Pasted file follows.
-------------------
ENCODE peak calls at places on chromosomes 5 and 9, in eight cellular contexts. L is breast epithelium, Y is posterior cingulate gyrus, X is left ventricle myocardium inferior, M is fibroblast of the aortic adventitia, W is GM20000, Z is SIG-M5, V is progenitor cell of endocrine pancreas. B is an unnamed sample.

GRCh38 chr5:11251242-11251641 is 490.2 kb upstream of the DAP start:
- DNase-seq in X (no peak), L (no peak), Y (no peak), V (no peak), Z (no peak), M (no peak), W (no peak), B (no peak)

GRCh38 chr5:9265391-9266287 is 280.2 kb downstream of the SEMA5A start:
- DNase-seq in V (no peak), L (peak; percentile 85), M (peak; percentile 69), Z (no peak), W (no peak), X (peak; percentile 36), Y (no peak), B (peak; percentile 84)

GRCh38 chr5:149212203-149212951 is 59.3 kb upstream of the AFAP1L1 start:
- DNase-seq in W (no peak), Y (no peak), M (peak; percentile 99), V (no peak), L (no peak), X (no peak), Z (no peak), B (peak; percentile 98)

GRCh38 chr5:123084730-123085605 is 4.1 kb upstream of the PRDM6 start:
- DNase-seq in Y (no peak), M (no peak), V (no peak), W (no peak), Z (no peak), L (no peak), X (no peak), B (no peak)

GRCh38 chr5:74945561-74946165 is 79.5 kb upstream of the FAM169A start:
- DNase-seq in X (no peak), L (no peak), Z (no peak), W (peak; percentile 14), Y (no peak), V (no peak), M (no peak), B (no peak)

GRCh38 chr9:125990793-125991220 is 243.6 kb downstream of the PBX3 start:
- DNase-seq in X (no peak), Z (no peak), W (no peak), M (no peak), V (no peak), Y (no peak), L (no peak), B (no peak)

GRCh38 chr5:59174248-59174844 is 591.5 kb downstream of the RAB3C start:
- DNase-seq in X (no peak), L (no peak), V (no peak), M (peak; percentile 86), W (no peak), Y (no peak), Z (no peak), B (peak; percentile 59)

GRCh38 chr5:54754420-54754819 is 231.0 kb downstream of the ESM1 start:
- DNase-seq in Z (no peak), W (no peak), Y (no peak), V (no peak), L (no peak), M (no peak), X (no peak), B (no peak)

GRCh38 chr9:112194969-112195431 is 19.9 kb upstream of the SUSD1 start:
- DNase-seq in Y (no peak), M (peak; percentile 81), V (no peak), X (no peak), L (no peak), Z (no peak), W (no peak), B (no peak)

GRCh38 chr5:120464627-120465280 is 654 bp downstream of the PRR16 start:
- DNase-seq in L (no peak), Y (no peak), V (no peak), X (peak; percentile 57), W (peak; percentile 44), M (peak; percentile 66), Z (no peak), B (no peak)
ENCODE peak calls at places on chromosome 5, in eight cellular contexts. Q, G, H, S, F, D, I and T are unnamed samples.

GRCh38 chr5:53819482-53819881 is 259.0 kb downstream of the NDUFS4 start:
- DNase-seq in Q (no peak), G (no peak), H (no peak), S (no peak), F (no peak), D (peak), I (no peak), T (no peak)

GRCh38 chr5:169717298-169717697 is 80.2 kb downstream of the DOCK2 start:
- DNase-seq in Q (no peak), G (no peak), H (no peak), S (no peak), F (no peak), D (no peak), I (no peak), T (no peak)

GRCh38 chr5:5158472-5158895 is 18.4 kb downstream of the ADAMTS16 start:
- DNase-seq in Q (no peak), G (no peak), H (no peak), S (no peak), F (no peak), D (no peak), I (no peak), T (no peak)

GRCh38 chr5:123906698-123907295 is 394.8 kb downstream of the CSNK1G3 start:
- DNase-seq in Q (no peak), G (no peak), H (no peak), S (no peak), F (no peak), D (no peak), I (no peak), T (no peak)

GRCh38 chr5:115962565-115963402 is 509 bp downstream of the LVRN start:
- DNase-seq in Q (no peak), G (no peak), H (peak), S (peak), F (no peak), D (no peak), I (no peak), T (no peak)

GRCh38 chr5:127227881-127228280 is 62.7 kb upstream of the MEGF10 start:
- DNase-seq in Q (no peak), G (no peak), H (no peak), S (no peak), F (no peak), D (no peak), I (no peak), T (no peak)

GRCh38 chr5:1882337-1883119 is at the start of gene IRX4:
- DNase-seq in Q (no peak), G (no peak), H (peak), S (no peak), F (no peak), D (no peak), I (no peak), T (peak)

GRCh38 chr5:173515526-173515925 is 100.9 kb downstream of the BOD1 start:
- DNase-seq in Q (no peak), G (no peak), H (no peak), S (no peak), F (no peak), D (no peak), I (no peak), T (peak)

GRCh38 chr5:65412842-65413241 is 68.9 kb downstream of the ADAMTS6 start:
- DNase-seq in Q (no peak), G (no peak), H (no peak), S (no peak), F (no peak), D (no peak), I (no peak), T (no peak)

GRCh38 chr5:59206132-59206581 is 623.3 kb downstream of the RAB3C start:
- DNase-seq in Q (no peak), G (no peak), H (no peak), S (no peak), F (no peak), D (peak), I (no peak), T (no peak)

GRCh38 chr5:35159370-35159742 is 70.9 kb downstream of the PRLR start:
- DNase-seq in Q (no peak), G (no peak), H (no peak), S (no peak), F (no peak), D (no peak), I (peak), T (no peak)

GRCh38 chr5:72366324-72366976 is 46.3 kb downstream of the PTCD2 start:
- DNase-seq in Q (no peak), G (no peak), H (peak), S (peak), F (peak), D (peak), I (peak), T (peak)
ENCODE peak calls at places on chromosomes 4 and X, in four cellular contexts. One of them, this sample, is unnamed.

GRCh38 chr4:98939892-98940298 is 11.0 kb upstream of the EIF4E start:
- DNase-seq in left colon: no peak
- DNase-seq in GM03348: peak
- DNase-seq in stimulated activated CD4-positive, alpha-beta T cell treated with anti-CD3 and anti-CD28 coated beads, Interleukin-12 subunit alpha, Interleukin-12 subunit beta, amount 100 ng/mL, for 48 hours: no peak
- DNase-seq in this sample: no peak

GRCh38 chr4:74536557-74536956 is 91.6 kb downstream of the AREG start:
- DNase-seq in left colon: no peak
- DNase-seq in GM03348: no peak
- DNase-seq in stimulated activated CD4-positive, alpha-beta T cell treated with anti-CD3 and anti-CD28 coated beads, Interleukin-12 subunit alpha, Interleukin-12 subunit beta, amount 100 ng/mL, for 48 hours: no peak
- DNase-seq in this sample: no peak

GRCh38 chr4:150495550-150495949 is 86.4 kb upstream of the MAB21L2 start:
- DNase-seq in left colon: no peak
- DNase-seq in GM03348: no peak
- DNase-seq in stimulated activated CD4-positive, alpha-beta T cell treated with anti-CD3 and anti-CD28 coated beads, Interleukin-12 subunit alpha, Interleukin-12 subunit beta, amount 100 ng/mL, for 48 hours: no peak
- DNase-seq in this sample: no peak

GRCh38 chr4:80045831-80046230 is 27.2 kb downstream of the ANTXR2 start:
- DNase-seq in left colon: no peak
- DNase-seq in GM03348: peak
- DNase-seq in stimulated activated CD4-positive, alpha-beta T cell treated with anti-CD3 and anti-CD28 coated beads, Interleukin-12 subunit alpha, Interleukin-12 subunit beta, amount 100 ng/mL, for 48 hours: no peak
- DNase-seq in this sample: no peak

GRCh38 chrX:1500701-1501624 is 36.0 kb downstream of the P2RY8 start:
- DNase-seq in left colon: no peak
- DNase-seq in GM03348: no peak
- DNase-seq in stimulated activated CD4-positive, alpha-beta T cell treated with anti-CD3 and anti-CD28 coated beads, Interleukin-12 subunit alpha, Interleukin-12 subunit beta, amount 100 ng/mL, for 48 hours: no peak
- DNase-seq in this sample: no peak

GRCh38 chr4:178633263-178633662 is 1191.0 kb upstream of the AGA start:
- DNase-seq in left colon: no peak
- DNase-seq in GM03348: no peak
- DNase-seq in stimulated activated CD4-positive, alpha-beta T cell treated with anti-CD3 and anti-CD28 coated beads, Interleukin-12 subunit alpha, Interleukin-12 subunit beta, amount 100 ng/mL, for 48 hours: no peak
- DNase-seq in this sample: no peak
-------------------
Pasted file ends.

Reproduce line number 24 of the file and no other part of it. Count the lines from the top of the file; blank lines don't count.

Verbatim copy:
- DNase-seq in Q (no peak), G (no peak), H (no peak), S (no peak), F (no peak), D (peak), I (no peak), T (no peak)